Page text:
Iverson, too, was a catalyst. He had been well known in the area as a high-school basketball and football star—though his career prospects were nearly derailed when, at 18, he was convicted on felony charges of “maiming by mob” after his participation in a bowling-alley fight drawn along racial lines. (The charges stem from an obscure Virginia law originally meant as an anti-lynching measure.) But he was soon granted conditional clemency by then-Governor Douglas Wilder, and he went on to play at Georgetown. Ultimately, his conviction was overturned, and in 1996, Iverson became the NBA’s No. 1 draft pick. A few years later, Vick, a dazzling Warwick High School quarterback (whose mother knew Iverson’s), drew comparisons to the basketball player: Here was another homegrown future star at work. Vick’s signature style gelled in his two seasons at Virginia Tech, where he took the schoolyard ethos that defined Iverson’s game and put it to use on the gridiron. He went on to be the No. 1 NFL draft pick in 2001.

A few more NFL players from the region have come up after Vick, but none of them has quite captured his star power (and Vick all but ended his career a few years later, when he pleaded guilty to bankrolling a dogfighting ring). There has never been another Iverson. And although Pusha T, Missy, Timbaland, and Pharrell have all enjoyed continued success, no new crop of artists has come behind them waving Virginia’s flag. Nor has Virginia become a destination for iconoclastic reinventors who want to make their broken plays and backward lyrics look planned.

Which isn’t to say that these pioneers have had no lasting impact; Virginia is everywhere if you know what to look for. So many of today’s NBA stars take after Iverson, whether we’re talking about the arms covered in tattoos or the way they execute a crossover. Sure, Tom Brady is widely considered the GOAT, but for every young NFL quarterback worth watching, the prototype is Vick, combining an accurate cannon arm with serious running speed, if not quite his catch-me-if-you-can zeal. And the music of Missy, Timbaland, and the Neptunes/Pharrell has spent a cumulative 888 weeks on the Billboard charts since the beginning of 2002—meaning that if you have listened to music, even casually, over the past 20 years, you’ve almost certainly listened to music created by someone from Virginia, someone who got their start by doing things their own way.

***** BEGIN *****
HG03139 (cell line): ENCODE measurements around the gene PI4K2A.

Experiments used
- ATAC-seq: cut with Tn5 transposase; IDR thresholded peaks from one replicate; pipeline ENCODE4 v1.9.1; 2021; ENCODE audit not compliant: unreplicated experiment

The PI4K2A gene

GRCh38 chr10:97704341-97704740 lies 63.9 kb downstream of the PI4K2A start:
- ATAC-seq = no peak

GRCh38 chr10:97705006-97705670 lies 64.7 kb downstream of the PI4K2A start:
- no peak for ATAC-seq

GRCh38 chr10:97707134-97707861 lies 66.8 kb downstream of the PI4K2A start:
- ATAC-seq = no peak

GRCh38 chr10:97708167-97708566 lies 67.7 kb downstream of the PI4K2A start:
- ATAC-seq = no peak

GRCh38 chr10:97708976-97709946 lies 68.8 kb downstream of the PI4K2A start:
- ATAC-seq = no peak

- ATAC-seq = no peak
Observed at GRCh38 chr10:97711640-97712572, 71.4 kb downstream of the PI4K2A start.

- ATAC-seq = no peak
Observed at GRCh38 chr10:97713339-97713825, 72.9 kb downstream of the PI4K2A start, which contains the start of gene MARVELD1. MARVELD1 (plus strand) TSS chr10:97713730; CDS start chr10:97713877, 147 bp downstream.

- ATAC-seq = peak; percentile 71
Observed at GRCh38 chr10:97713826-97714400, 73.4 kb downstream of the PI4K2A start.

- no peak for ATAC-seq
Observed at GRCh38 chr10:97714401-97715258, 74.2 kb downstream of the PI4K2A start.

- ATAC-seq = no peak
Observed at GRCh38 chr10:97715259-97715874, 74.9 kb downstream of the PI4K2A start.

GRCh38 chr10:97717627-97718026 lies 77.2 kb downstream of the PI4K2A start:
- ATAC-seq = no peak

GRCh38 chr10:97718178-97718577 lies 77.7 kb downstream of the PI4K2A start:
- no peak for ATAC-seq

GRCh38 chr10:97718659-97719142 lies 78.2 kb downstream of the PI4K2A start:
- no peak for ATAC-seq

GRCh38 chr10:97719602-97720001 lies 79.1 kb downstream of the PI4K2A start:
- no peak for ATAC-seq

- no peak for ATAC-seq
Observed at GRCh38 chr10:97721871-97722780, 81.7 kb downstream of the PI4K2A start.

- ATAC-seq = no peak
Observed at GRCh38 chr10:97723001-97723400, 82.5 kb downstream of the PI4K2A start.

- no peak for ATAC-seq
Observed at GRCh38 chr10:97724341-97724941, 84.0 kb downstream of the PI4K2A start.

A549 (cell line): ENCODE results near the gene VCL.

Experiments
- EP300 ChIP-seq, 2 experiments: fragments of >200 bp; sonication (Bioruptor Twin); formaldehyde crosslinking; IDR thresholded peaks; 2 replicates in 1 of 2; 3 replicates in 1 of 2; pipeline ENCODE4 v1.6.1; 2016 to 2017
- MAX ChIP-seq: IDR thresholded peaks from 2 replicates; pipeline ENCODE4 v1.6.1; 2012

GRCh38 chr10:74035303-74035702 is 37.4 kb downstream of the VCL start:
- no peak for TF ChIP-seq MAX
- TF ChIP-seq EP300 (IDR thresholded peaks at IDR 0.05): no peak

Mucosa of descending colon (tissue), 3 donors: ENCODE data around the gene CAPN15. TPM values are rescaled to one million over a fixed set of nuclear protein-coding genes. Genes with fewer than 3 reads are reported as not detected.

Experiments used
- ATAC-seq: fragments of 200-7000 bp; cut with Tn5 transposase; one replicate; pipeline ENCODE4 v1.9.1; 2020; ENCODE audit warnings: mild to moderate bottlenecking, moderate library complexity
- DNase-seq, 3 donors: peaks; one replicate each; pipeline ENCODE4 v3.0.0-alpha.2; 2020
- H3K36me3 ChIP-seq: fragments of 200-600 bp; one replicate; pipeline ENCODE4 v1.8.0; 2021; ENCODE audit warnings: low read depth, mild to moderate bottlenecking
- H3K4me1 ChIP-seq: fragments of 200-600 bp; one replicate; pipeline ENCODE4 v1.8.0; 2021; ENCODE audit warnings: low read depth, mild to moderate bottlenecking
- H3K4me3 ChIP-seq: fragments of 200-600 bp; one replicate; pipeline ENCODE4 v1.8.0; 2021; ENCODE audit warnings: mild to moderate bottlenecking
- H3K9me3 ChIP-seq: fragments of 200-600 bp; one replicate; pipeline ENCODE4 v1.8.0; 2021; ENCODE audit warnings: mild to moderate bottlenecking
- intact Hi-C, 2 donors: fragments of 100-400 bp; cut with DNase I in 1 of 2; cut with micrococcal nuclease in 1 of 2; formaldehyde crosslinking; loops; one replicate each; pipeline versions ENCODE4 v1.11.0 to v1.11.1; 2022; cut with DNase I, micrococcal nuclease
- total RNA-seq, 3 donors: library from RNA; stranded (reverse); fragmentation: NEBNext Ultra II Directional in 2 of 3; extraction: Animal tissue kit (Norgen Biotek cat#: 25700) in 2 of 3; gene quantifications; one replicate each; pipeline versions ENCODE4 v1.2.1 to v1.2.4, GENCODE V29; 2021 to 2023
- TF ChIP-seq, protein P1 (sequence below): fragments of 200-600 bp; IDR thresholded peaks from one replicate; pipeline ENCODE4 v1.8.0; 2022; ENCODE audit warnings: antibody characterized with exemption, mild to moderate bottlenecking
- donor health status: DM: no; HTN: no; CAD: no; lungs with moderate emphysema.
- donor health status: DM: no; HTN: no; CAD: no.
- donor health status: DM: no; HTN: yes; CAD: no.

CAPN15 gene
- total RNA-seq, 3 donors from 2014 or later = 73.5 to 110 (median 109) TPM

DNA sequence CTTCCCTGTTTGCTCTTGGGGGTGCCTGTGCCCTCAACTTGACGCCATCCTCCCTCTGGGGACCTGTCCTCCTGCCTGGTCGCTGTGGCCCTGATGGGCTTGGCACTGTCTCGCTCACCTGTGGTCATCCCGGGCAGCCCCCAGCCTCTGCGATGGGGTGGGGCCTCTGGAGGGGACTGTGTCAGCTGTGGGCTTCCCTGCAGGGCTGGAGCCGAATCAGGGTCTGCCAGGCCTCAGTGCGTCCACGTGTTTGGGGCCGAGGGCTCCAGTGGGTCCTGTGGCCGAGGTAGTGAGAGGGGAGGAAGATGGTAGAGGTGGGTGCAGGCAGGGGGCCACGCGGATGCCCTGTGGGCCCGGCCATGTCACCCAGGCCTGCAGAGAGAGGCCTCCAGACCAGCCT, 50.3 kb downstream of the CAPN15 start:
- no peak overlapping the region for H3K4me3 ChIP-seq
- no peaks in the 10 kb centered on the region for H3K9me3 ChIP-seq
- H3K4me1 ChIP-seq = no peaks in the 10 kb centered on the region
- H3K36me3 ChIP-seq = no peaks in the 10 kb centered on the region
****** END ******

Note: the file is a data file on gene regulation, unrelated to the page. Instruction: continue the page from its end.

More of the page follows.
Nowadays, when Virginia makes headlines, it’s because of things like the alt-right uprising in Charlottesville, a governor’s blackface scandal, fights over critical race theory in schools, or rules that make life harsher for transgender children. In 2019, Pharrell tried something different. The live-music landscape was shifting to focus more on festival-style concerts, and Pharrell, working with the Virginia Beach chief of police, looked to establish his hometown as a site for a weekend-long event that would invite tourism, commerce, and artists from all over to the Tidewater area. He called it “Something in the Water,” and it was a success. Everyone involved hoped that the festival would return after a COVID-prompted hiatus. But then, in March 2021, a Virginia Beach police officer—allegedly responding to reports of gunshots—shot and killed Pharrell’s 25-year-old cousin, Donovon Lynch. Citing Virginia Beach’s “toxic energy,” Pharrell moved the 2022 iteration of the festival up north to Washington, D.C.

For now, 2002 exists as an anomaly, one that doesn’t even have its own lore to accompany it, because no one bothered to notice. I worry that I’m making too much of it myself, trying to read meaning into a set of lyrics played backwards. Maybe I need to believe there’s something in the water, because I drank it. But when I hear Neptunes beats bumping down the street of my Brooklyn neighborhood, I know the rest of the world has been feeling that something too.

This article appears in the December 2022 print edition with the headline “Tidewater Renaissance.”